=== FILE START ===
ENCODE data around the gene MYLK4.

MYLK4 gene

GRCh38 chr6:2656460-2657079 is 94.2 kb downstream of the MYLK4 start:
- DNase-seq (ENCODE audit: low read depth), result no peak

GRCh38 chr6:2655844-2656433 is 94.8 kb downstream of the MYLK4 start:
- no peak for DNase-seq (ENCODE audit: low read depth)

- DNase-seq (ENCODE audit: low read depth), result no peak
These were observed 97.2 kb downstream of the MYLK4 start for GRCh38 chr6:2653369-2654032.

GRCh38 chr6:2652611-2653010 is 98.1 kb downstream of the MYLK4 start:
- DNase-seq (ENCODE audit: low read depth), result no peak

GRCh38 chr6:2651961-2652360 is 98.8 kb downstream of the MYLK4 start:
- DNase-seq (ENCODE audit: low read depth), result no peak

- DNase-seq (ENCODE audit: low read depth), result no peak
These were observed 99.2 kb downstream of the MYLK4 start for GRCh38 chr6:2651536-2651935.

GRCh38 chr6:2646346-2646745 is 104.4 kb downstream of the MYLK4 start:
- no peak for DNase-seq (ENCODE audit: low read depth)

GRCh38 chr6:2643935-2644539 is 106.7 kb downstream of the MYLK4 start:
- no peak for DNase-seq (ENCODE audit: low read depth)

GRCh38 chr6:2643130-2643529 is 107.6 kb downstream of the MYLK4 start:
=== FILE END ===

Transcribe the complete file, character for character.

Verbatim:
ENCODE data around the gene MYLK4.

MYLK4 gene

GRCh38 chr6:2656460-2657079 is 94.2 kb downstream of the MYLK4 start:
- DNase-seq (ENCODE audit: low read depth), result no peak

GRCh38 chr6:2655844-2656433 is 94.8 kb downstream of the MYLK4 start:
- no peak for DNase-seq (ENCODE audit: low read depth)

- DNase-seq (ENCODE audit: low read depth), result no peak
These were observed 97.2 kb downstream of the MYLK4 start for GRCh38 chr6:2653369-2654032.

GRCh38 chr6:2652611-2653010 is 98.1 kb downstream of the MYLK4 start:
- DNase-seq (ENCODE audit: low read depth), result no peak

GRCh38 chr6:2651961-2652360 is 98.8 kb downstream of the MYLK4 start:
- DNase-seq (ENCODE audit: low read depth), result no peak

- DNase-seq (ENCODE audit: low read depth), result no peak
These were observed 99.2 kb downstream of the MYLK4 start for GRCh38 chr6:2651536-2651935.

GRCh38 chr6:2646346-2646745 is 104.4 kb downstream of the MYLK4 start:
- no peak for DNase-seq (ENCODE audit: low read depth)

GRCh38 chr6:2643935-2644539 is 106.7 kb downstream of the MYLK4 start:
- no peak for DNase-seq (ENCODE audit: low read depth)

GRCh38 chr6:2643130-2643529 is 107.6 kb downstream of the MYLK4 start: